Anyway, we just sent the invitations out for the wedding next year and my extended family has now realized that the wedding’s going to be in a Catholic church, and it’s in Ireland. My parents and brother obviously knew and are supportive, but my dad’s sisters apparently researched the church ‘to look for accommodation nearby’ and have discovered that it’s Catholic.

They’ve all called my dad and are asking why we’re getting married in a Catholic church and not a protestant church, and if he’s happy ‘I’m moving to a different religion’, like 1) it matters, and 2) it’s not exactly the same god anyway. They’ve started accusing me of ‘turning my back on the family’, and are suggesting we should have a ‘proper’ wedding in England and just a small service for his family in Ireland because we live and met in England.

I told my dad that if they didn’t want to come they were welcome not to, but he’s begging me to consider throwing a small ceremony in my town too so they feel included. If they’d gone about it differently (for instance, if they’d approached me personally and said they couldn’t afford the trip or something), then maybe I’d have considered that, but given how they’ve gone about this, I don’t want to do anything for them.

It’s putting my dad in a tough spot because he’s the oldest and the only boy, and he’s very protective of his sisters and his relationship with them.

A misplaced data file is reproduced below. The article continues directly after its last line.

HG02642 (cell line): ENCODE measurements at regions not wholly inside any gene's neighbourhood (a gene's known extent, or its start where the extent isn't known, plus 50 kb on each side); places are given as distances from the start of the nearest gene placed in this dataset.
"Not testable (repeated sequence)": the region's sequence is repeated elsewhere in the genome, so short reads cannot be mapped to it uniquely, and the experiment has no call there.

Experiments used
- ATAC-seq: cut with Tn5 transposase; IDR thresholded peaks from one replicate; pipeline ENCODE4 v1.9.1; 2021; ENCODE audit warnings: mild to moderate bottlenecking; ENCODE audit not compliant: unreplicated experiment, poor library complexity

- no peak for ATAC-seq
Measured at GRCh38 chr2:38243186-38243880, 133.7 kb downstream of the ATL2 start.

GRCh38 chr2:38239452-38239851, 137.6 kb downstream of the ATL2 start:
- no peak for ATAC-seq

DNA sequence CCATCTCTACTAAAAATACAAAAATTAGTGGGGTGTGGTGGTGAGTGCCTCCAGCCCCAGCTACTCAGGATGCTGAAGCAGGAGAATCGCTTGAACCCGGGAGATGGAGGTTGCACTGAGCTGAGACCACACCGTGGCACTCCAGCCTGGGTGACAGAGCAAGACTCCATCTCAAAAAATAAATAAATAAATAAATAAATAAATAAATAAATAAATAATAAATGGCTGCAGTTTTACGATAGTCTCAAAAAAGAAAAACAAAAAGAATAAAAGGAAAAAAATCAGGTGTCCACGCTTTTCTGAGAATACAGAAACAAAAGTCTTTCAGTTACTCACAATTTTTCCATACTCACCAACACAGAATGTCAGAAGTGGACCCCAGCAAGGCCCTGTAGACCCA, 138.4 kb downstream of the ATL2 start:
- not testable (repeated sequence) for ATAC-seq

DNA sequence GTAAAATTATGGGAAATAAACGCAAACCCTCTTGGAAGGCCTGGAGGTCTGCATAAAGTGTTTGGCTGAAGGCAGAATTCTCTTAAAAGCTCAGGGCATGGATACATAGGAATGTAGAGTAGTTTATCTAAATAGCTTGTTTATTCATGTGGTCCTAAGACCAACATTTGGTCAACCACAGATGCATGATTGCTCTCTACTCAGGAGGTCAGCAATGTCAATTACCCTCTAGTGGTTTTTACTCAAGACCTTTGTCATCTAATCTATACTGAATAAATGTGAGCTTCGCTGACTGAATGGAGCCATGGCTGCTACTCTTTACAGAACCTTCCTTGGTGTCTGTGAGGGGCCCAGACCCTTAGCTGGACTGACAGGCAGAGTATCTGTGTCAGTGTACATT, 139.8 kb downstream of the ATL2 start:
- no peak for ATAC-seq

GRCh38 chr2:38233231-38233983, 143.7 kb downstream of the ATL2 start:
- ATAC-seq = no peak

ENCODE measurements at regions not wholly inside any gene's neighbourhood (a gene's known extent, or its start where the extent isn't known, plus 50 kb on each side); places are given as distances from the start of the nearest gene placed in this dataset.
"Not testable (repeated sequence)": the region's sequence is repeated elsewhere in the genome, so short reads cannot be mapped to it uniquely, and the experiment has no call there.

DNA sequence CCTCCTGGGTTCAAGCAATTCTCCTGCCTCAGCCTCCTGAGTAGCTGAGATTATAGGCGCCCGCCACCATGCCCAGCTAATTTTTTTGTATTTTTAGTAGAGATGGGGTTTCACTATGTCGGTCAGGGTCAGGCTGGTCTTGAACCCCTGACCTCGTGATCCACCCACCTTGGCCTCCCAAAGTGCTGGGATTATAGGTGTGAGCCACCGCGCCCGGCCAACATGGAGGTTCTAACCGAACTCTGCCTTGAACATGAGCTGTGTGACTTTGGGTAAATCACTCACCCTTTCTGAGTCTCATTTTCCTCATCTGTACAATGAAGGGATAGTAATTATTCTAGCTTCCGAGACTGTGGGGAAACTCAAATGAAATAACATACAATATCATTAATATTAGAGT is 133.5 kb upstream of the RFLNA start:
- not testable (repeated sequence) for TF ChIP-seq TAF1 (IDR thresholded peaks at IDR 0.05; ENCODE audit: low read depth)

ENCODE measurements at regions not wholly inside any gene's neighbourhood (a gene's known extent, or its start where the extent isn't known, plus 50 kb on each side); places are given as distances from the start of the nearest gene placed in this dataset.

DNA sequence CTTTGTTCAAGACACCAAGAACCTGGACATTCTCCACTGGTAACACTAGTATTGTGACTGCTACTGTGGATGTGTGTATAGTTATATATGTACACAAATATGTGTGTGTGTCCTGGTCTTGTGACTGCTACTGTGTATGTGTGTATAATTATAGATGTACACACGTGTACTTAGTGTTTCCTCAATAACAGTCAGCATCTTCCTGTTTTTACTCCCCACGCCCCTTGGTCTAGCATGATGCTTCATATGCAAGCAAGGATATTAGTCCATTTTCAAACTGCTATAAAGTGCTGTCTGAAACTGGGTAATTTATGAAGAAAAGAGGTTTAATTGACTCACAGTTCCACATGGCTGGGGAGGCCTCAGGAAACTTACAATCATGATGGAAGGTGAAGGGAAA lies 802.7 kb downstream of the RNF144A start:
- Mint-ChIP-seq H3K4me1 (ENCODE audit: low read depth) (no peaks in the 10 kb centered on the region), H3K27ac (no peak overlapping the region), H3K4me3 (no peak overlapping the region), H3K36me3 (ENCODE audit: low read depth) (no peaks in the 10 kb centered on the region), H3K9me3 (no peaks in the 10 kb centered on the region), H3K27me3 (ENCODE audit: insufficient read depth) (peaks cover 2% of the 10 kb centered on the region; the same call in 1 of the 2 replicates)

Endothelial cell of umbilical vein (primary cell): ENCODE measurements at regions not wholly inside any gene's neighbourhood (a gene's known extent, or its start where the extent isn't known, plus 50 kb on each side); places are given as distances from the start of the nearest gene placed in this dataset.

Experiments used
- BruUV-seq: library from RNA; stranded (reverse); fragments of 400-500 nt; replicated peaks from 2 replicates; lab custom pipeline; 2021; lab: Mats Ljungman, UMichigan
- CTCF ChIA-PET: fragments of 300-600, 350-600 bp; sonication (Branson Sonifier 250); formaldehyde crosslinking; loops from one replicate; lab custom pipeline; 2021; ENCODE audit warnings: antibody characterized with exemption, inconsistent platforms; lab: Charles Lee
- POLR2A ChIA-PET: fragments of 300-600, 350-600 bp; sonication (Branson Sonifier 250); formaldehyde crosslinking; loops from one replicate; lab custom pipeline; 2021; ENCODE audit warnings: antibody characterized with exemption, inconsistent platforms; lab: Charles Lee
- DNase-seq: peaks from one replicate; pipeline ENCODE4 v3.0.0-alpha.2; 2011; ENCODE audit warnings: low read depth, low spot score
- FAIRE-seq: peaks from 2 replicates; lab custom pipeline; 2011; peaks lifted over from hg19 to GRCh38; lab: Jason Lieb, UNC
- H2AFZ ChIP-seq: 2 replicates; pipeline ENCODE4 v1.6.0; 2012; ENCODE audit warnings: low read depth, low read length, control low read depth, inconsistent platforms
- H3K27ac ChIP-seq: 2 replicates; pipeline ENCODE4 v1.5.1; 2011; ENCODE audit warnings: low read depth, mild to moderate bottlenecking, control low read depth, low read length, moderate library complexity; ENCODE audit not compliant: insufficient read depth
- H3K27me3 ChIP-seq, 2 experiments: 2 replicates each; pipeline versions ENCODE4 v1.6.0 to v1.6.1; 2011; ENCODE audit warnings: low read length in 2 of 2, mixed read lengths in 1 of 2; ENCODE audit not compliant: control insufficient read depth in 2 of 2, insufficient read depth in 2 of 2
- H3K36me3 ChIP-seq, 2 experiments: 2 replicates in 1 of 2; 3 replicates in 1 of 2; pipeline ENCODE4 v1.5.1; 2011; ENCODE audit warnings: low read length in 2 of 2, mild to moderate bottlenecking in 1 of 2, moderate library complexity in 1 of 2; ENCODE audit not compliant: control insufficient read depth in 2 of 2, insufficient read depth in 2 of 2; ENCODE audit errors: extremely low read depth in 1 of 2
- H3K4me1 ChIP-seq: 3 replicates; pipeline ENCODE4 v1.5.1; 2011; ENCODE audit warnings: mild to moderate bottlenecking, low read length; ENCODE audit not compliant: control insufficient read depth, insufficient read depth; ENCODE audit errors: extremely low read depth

Am I being the jerk by refusing to throw a ceremony in England for them after this/telling them to shove it up their butts?”

Another User Comments:

“NTJ. I think you’re going to have to treat this like a destination wedding (which… I guess it technically is, England to Ireland just isn’t the distance I usually consider a ‘destination’ living in the States). Looking up some advice on destination weddings might be a good call, I’m sure any blog about those has at least one article of responses for family throwing a fit about not being able to attend.

Suspend all responses until you can work up a default one to give everyone that covers as many bases as possible – you’re sorry if they can’t attend because of cost, this is important to you and your fiance, optional guilt trip about you understand if other factors overcome their love for you, etc.” inkpaperdream

Another User Comments:


Why should you have the extra expense of another ceremony just to please them?

If they really love you as much as they claim they’d support you and accept that you made these choices and this is the wedding you want.